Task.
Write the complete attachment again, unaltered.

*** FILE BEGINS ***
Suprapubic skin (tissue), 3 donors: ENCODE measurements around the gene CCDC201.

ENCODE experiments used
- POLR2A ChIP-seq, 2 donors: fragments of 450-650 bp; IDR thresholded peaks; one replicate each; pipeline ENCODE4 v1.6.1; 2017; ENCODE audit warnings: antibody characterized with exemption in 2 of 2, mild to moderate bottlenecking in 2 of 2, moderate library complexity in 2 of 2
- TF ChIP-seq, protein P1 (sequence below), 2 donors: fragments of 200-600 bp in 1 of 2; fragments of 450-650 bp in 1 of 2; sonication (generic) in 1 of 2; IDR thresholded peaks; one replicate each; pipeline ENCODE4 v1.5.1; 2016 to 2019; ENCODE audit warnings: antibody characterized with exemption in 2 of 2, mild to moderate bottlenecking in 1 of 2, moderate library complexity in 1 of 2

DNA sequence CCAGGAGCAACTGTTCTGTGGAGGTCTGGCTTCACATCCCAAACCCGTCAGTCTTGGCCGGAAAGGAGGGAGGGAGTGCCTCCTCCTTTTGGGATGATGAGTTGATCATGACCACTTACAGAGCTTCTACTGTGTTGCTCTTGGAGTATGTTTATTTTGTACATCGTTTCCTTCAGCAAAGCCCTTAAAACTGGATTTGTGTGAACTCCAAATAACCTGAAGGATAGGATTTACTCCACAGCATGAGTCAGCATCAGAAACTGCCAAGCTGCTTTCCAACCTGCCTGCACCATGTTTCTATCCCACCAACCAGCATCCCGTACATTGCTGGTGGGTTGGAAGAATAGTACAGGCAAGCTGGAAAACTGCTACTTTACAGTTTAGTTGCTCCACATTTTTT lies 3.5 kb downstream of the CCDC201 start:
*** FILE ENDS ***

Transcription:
Suprapubic skin (tissue), 3 donors: ENCODE measurements around the gene CCDC201.

ENCODE experiments used
- POLR2A ChIP-seq, 2 donors: fragments of 450-650 bp; IDR thresholded peaks; one replicate each; pipeline ENCODE4 v1.6.1; 2017; ENCODE audit warnings: antibody characterized with exemption in 2 of 2, mild to moderate bottlenecking in 2 of 2, moderate library complexity in 2 of 2
- TF ChIP-seq, protein P1 (sequence below), 2 donors: fragments of 200-600 bp in 1 of 2; fragments of 450-650 bp in 1 of 2; sonication (generic) in 1 of 2; IDR thresholded peaks; one replicate each; pipeline ENCODE4 v1.5.1; 2016 to 2019; ENCODE audit warnings: antibody characterized with exemption in 2 of 2, mild to moderate bottlenecking in 1 of 2, moderate library complexity in 1 of 2

DNA sequence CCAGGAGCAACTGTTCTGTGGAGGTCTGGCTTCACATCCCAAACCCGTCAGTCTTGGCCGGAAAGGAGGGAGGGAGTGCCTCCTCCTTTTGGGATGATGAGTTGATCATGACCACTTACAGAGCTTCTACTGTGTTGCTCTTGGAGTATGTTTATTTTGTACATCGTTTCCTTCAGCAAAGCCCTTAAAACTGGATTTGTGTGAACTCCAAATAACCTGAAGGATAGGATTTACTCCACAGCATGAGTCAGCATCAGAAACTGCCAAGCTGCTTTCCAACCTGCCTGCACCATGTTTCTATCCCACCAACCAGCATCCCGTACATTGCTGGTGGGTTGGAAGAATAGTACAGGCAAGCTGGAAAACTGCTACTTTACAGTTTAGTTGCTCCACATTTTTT lies 3.5 kb downstream of the CCDC201 start: